Macy’s introduced ‘StoreHelp’, a simple chatbot which has been designed to help customers locate the items in their local Macy’s store. This Chatbot has been optimized specifically for mobile web. With the help of a Chatbot development company, Macy’s was able to develop this Chatbot which works well and is easy to use. The Chatbot page has been designed in a way where it can also suggest products and provide answers to simple questions.
Whole Foods introduced a chatbot in order to make finding a particular supermarket easy for their customers. All they need to do is simply enter a zip code or an address, or even just share the location to get results immediately. Whole Foods is using Facebook Messenger chatbot to make it easy for people to find the relevant items they are looking for.
National Parks Depot
Another great example of Facebook messenger integrated Chatbot. National Parks Depot employs a chatbot to automatically begin a conversation with people who interact with a certain post on the social media platform. It also provides customers special coupon codes or other promotional offers.
The Chatbot greets the user, then instantly introduces the consumer to the collection. Once a customer seems interested it then gives them three options for further conversation: style advice, browsing, or a behind-the-scenes look at the latest fashion show. Customer queries are dealt with ease by the Chatbot.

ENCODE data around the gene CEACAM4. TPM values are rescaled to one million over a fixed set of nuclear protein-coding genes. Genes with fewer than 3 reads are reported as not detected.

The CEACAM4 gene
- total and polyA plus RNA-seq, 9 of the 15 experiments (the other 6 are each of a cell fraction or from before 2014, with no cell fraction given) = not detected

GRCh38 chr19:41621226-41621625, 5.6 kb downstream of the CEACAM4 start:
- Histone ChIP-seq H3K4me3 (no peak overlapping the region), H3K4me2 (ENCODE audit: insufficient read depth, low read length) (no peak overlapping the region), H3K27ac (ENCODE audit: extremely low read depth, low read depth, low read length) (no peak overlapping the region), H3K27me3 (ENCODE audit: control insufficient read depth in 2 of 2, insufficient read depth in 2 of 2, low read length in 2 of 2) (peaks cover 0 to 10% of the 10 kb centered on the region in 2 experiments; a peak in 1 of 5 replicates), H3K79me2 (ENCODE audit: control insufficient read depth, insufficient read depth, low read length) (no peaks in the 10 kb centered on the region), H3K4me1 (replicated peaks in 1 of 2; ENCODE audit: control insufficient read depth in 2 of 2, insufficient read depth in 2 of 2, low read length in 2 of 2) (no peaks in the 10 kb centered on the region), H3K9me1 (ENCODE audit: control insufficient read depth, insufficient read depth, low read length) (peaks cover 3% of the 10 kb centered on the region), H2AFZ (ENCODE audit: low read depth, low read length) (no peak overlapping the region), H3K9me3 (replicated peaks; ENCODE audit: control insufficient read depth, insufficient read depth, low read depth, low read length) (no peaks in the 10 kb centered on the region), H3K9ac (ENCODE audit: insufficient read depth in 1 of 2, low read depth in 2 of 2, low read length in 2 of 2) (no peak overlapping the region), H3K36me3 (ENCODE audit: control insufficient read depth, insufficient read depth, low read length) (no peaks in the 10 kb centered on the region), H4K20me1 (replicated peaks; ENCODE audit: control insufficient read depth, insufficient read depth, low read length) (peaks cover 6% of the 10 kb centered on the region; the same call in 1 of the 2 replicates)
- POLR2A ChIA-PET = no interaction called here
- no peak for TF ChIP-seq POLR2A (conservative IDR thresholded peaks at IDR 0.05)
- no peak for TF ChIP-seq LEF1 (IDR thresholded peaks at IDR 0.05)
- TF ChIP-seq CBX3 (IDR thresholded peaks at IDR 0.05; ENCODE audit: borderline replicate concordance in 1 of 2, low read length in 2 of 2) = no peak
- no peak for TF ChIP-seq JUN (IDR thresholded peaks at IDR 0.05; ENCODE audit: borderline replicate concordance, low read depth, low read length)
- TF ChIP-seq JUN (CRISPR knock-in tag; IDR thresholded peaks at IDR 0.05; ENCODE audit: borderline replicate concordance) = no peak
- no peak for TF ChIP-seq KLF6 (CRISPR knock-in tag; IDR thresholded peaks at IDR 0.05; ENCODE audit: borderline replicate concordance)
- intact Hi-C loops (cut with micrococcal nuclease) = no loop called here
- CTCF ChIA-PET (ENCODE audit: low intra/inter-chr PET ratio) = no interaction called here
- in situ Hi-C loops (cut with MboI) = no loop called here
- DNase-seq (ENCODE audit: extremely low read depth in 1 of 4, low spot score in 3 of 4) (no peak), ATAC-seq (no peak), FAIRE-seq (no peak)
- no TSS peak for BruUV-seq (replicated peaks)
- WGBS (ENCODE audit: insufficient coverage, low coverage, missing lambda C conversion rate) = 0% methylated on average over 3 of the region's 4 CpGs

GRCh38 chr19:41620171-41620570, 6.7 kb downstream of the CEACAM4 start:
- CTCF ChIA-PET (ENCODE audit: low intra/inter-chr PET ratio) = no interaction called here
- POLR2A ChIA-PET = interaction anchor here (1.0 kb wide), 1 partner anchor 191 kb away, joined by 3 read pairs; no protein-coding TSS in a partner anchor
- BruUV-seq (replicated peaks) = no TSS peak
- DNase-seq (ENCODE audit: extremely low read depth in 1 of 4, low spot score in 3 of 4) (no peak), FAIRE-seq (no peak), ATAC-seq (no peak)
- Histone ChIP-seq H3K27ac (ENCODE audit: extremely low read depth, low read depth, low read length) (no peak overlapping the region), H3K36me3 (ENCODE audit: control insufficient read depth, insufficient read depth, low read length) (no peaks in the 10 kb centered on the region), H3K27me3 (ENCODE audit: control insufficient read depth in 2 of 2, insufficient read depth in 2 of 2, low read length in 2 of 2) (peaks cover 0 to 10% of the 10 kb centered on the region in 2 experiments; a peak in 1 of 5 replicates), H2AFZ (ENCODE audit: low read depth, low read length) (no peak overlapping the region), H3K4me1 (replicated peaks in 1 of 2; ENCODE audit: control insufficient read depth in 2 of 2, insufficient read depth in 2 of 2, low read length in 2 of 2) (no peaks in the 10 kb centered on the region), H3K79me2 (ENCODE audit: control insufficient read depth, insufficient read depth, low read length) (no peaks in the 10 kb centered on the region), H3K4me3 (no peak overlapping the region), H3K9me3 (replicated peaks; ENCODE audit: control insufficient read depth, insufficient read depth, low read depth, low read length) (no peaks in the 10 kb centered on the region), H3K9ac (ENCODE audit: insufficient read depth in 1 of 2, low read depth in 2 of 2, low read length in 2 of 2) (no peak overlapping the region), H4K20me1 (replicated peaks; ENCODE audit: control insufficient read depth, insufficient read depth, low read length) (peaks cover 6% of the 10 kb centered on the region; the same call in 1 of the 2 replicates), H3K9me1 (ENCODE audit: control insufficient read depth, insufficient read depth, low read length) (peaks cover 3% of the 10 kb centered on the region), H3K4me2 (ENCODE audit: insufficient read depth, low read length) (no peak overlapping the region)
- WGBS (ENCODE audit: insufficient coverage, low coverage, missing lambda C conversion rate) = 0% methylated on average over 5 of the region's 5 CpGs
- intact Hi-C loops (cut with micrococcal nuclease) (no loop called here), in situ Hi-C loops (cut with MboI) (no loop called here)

H&M was ahead of its competitors when in 2016, they launched a chatbot along with the Canadian messaging app Kik which in not quite well-known internationally. Customers can view, share and purchase products from H&M’s catalogue with the help of their Chatbot. There is also a sort of personal stylist service offered by the bot, using photo options and asking questions about shopper’s style. With the help of those questions, the bot creates a style profile for the customer. Customer can then use the bot to create their own outfits, vote and browse outfits created by other users, and shop.
Even though the functioning of the Chatbot may sound simple and quite straightforward, the real-world scenario is somewhat different. It takes a lot of effort and hours of programming to design a basic Chatbot. A few retailers prefer to employ the ready-to-use Chatbots available across the digital world. It is the quickest way to to set up your own customer support. On the other hand, organizations with complex necessities would prefer to take help from a Chatbot development company to generate bespoke solutions.